McDonnell to begin term as Va. governor with heavy burdens

In a busy week in Richmond, newly elected politicians are sworn in as the Virginia General Assembly session opens, Gov. Tim Kaine gives his final State of the Commonwealth address, and Republican Robert F. McDonnell takes the governor's office.
By Rosalind S. Helderman and Anita Kumar
Washington Post Staff Writer
Saturday, January 16, 2010

RICHMOND -- Republican Robert F. McDonnell will be sworn in as Virginia's 71st governor at noon Saturday with the weight of his own promises and the hopes of a resurgent party upon him.

McDonnell, 55, won an overwhelming electoral victory in November by pledging to be a different kind of conservative than those whom Virginia voters rejected in the past two gubernatorial elections.

He would make government leaner while still reinvesting in the state's vaunted higher education system. He would solve Virginia's two-decade-long transportation crisis without raising taxes. He would be a champion for conservative social causes but spend most of his time solving everyday problems.

Now comes the hard part, as McDonnell takes office amid the worst recession since the Great Depression, a vast shortfall in the state budget and a political culture in Richmond beset by the same partisan infighting that in many ways stymied his Democratic predecessor.

He said this week that he is undaunted by the challenges ahead and looks forward to proving that his philosophies work as well in governing as they did on the campaign. Virginians will be able to monitor his progress, he vowed, on a new Web site dedicated to tracking the status of 200 promises made before the November election.

"I'm a person that believes in action," he said. "I stressed during the campaign that people don't want to hear rhetoric. They don't want to have a bunch of partisanship. They want action and cooperation."

Few governors have taken office facing as wide an array of potential obstacles to their agenda.

Over the last four years, Gov. Timothy M. Kaine (D) has made deep cuts to government services. Last month, Kaine dropped into McDonnell's lap a proposed budget that would sap money from schools, freeze or eliminate health care services, dip into funds for police and sheriff's offices and lay off hundreds of state workers. Kaine did that even as he proposed an income tax increase, which McDonnell has said he finds unacceptable.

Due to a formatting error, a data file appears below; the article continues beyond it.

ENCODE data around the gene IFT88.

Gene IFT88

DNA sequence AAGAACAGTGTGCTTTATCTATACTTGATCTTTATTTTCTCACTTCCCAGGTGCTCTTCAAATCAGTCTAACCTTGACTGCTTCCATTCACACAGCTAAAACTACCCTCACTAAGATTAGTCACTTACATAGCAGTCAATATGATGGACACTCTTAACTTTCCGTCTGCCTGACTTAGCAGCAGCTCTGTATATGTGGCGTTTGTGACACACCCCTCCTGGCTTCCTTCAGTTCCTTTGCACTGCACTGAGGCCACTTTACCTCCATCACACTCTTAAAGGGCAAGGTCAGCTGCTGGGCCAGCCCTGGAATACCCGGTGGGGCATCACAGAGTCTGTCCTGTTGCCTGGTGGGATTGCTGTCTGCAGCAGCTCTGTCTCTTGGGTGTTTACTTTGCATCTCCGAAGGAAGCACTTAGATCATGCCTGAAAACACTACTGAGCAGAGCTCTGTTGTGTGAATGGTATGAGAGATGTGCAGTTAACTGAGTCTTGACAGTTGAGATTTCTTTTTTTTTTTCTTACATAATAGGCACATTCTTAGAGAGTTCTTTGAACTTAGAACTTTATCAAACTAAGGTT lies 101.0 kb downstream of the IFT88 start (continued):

It now will be McDonnell's task to work with the General Assembly on the difficult process of finalizing the spending plan. McDonnell said this week that one of his first goals will be simply to ensure the legislature adopts a budget on time. In a state where budget battles have led to extended legislative sessions five times in the last decade, it will not be easy.

"This situation is fundamentally different than any other in my lifetime," said Gordon Morse, a longtime political analyst and a former top aide to Democratic Gov. Gerald L. Baliles. Morse warned of the pain to come from a $4.2 billion, two-year gap in the state budget. "McDonnell will have to be able to explain what's happening to the people. . . . Right now, we're in an era of political delusion."

Jobs high on agenda

Although its economy is better than elsewhere in the nation, Virginia's unemployment rate is at its highest level in decades.

Finding ways to create jobs and spur the economy will be first on his agenda by working to reduce what he considers intrusive government regulations on business, McDonnell said this week. He will pursue education reforms long endorsed by Republicans, and more recently by President Obama, and push immediately for the creation of more charter schools in Virginia.

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